How to Contact Binayak Sen: Phone Number, Contact, Whatsapp, Fanmail Address, Email ID, Website

How to contact Binayak Sen? Binayak Sen’s Contact Address, Email ID, Website, Phone Number, Fanmail Address

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How to Contact Binayak Sen: Phone Number, Contact, Whatsapp, Fanmail Address, Email ID, Website

Pediatrician and expert in public health, Binayak Sen specializes in treating children. The People’s Union for Civil Liberties (PUCL) has elected him national Vice President. The Jonathan Mann Award, the Gwangju Prize for Human Rights, and the Gandhi International Peace Award are just a few of the honors bestowed upon him. A lower court in India found him guilty of inciting sedition, and the High Court of Chhattisgarh affirmed the verdict. He is now serving his sentence.

After appealing his case, the Supreme Court of India ultimately released him on bail. He participates in the Aam Aadmi Party’s policy committee for advancing police reforms. Binayak Sen began his career in medicine as a pediatrician, providing medical assistance to disadvantaged individuals in the rural and tribal regions of the state of Chhattisgarh. He also worked as an advocate for human rights at this time.

While Sen has collaborated with the state government on health sector reform, he has also sharply attacked the government on human rights abuses during anti-Naxalite operations. At the same time, Sen has advocated for nonviolent political activity. In May of 2007, he was taken into custody on suspicion of assisting the terrorist organization known as the Naxalites. If shown to be accurate, this would violate the Chhattisgarh Special Public Security Act 2005 (CSPSA) and the Unlawful Activities (Prevention) Act 1967.

Soon after his arrest in July 2007, Sen made bail applications in front of the Raipur Sessions Court and later the Chhattisgarh High Court. However, on May 25, 2009, the Supreme Court of India granted Sen bail and released him from prison. In 2010, he was found guilty of inciting sedition and assisting Naxalites in establishing a network to attack the state in Raipur Sessions Court, Chhattisgarh. For these offenses, he was sentenced to life in jail.

On April 15, 2011, he was released on bail by the Supreme Court of India, which did not explain its decision. The Chhattisgarh High Court is now considering Sen’s appeal, which he has submitted to that court. Binayak Sen and his wife, Ilina Sen, laid the groundwork for establishing the Chhattisgarh Mukti Morcha’s Shaheed Hospital, which a workers’ group now runs, is owned by the same. In addition to that, he offers his counsel to the non-profit organization known as Jan Swasthya Sahyog.

How to Contact Binayak Sen: Phone Number

He has also been featured in the highly regarded British medical magazine The Lancet (on February 12, 2011), where he discusses the country’s impoverished population’s extreme difficulty in accessing medical treatment. Ilina Sen applauded the piece as a reaffirmation of support for Dr. Sen by the world community, which she said was shown in the article. Sen is not only the General Secretary of the Chhattisgarh branch of the People’s Union for Civil Liberties (PUCL) but also the organization’s National Vice-President.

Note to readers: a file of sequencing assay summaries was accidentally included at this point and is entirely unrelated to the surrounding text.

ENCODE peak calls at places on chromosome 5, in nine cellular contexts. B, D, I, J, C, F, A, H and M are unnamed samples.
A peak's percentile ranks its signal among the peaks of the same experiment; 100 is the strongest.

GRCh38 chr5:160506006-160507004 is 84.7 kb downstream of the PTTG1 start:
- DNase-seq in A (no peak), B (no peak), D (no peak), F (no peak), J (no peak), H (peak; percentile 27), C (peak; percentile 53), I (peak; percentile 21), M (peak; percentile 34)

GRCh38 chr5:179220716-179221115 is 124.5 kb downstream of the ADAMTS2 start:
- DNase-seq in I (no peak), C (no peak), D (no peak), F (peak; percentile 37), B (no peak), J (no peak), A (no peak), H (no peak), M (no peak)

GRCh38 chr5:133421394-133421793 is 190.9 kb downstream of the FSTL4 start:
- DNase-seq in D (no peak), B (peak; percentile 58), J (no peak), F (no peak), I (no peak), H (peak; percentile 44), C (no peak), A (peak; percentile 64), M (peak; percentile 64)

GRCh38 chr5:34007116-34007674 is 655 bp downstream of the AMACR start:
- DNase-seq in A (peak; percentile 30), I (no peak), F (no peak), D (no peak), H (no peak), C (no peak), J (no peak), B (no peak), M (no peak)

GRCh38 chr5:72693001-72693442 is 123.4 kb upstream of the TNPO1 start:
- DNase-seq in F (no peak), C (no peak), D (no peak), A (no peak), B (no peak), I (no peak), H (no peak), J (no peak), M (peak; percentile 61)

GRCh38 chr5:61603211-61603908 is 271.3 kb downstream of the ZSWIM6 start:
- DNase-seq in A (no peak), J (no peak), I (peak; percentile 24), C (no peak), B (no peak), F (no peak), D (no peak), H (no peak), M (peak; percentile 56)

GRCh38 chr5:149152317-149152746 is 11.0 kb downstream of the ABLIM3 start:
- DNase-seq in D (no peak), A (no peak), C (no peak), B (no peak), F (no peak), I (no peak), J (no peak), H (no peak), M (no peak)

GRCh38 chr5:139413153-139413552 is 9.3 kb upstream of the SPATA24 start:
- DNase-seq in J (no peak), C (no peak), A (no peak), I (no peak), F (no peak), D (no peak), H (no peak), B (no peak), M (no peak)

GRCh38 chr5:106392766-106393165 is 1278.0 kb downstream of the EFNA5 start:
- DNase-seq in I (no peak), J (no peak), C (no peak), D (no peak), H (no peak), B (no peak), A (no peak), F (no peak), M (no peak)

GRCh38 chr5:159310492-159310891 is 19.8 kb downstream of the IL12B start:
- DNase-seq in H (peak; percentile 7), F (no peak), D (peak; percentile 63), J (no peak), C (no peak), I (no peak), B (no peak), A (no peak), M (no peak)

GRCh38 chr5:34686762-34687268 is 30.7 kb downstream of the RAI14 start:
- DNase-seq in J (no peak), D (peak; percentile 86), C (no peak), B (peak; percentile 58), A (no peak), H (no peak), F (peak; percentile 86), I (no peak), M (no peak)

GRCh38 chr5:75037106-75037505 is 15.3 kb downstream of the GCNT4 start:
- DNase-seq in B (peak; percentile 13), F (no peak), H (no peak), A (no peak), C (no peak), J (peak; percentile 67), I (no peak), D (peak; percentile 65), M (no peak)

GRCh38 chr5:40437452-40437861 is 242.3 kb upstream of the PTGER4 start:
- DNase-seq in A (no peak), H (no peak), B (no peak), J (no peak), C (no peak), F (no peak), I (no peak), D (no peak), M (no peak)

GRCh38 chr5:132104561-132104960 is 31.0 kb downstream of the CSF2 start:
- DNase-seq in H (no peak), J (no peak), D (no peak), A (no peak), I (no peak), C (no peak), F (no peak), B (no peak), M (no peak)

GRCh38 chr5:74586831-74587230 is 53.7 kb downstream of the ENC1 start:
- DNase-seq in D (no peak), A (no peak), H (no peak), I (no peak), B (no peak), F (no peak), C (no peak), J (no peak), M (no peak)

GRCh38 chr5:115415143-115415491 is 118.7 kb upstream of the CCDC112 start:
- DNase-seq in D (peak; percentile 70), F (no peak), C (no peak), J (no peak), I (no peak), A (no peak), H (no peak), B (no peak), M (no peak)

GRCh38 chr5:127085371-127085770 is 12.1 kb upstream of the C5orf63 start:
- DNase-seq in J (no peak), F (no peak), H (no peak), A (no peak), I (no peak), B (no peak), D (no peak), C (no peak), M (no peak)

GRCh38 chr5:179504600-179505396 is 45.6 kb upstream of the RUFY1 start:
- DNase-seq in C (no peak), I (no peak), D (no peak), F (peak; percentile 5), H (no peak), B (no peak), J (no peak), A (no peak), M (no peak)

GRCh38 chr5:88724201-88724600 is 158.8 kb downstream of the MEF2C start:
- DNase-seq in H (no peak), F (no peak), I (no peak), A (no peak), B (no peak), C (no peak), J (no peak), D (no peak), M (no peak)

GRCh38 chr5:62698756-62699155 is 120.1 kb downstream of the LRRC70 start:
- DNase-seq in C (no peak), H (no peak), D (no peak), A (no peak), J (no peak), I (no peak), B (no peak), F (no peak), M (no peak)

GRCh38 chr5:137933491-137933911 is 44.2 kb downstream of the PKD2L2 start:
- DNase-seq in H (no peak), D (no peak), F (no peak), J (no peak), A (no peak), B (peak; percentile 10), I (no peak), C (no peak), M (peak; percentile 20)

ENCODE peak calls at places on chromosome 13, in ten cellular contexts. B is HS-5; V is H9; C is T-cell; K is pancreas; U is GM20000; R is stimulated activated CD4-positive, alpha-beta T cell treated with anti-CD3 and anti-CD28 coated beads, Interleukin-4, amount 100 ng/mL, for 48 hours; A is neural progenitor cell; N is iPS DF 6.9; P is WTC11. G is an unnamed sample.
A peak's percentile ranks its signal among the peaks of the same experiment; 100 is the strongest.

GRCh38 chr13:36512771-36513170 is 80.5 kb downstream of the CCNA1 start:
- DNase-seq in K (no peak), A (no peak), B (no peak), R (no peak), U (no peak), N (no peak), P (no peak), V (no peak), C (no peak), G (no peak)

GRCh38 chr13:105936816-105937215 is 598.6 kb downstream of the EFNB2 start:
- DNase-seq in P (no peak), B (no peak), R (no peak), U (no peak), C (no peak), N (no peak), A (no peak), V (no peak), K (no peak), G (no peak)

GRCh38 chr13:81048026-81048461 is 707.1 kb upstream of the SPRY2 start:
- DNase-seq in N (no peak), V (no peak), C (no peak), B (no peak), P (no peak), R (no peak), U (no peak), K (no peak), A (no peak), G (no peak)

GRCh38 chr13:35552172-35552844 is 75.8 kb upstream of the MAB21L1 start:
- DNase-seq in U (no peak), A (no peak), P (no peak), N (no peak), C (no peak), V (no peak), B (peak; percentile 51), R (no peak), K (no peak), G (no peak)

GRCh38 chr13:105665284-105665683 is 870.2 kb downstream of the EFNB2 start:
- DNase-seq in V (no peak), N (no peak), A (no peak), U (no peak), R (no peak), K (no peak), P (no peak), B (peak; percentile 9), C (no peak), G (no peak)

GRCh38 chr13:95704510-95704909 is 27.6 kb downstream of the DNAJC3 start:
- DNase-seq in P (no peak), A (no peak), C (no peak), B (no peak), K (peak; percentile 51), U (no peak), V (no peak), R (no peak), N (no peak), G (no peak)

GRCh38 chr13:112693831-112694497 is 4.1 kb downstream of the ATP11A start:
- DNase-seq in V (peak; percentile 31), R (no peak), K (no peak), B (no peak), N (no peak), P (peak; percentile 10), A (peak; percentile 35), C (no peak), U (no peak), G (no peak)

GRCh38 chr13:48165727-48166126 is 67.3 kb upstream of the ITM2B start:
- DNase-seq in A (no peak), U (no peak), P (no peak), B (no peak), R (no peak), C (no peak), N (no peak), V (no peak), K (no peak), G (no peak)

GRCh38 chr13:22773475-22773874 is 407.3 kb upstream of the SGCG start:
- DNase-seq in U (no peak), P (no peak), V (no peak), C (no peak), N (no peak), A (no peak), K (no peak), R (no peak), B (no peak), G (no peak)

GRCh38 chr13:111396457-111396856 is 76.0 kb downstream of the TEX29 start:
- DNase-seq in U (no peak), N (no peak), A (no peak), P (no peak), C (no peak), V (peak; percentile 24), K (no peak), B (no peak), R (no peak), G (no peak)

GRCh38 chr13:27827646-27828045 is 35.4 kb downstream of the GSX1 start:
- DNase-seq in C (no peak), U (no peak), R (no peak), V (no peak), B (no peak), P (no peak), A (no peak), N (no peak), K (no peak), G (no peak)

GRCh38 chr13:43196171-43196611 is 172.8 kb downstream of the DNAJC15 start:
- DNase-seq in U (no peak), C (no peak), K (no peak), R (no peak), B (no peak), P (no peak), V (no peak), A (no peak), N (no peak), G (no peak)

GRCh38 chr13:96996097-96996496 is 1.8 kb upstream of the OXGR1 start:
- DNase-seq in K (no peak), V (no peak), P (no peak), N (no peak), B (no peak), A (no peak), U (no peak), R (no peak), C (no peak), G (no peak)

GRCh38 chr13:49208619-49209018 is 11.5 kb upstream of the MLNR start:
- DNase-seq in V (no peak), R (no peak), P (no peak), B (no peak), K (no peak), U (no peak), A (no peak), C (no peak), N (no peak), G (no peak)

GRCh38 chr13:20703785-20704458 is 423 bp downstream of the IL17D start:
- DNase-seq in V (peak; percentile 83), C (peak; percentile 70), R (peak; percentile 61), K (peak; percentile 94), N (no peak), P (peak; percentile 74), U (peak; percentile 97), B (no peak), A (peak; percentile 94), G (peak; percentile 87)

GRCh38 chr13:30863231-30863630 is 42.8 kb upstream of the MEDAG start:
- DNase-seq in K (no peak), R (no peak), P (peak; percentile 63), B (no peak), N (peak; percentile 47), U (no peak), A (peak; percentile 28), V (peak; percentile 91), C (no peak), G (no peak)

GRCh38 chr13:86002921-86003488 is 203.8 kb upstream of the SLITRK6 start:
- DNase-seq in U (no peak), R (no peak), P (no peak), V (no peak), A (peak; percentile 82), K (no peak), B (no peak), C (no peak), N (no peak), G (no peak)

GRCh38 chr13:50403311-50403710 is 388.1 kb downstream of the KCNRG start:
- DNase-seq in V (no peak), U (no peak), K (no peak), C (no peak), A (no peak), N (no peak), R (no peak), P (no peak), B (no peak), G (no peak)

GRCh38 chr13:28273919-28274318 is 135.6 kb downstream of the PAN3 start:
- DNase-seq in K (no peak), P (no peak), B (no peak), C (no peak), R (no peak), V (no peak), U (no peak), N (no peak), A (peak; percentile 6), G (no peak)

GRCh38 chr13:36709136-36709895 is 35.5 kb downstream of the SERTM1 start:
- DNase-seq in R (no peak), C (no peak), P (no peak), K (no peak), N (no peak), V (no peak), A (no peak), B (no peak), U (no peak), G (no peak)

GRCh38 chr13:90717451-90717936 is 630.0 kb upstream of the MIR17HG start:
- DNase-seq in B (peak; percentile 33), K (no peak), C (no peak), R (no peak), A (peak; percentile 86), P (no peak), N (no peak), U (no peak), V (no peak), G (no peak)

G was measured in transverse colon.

In this position, he assisted in organizing several inquiries into allegations of human rights abuses committed during operations against Naxalite forces. The anti-Naxalite movement known as Salwa Judum is accused of committing human rights crimes, including the murder of defenseless and innocent bystanders. During an interview in 2008, Sen indicated that he does not condone the Naxalites, disagrees with their violent ways, and has spoken vehemently against them on several occasions. Sen also emphasized that he does not favor their violent techniques.

However, he also voiced his objection to the violent operations carried out by Salwa Judum, which, in his opinion, have caused a rift in the tribal community. He feels that Salwa Judum caused this rift. Sen promotes conflict resolution via nonviolent means, like diplomacy, to address the Naxalite issue. In 2004, Sen was given the Paul Harrison Award for his lifetime of service to the underprivileged in rural areas. Alumni of the Christian Medical College in Vellore, India, are eligible for this prize, which is presented annually.

On December 31, 2007, The Indian Academy of Social Sciences (ISSA) presented Sen with the R.R. Keithan Gold Medal for its annual awards ceremony. According to the citation, he is “one of the most eminent scientists” in India. The award is given to him “for his outstanding contribution to the advancement of the science of Nature-Man-Society and for his honest and sincere application for improving the quality of life of the poor, the downtrodden, and the oppressed people of Chhattisgarh.”

According to the citation, his “suffering and personal risk” would continue to inspire members of the scientific community and the general public for a long time. In 2008, Sen was honored with the Jonathan Mann Award for Outstanding Contribution to Global Health and Human Rights. In a statement that was made public, the Global Health Council said that “Dr. Sen’s accomplishments speak volumes about what can be achieved in impoverished areas when health practitioners are also committed community leaders.”

He worked as a staff member at a hospital founded by and sponsored by destitute mine employees, and he has spent his whole life teaching people about health practices and civil freedoms. As a result of his efforts, hundreds of people’s lives have been saved, and their living circumstances have been significantly improved. His charitable endeavors must be acknowledged as a significant contribution to India and health worldwide; they do not risk the state’s safety.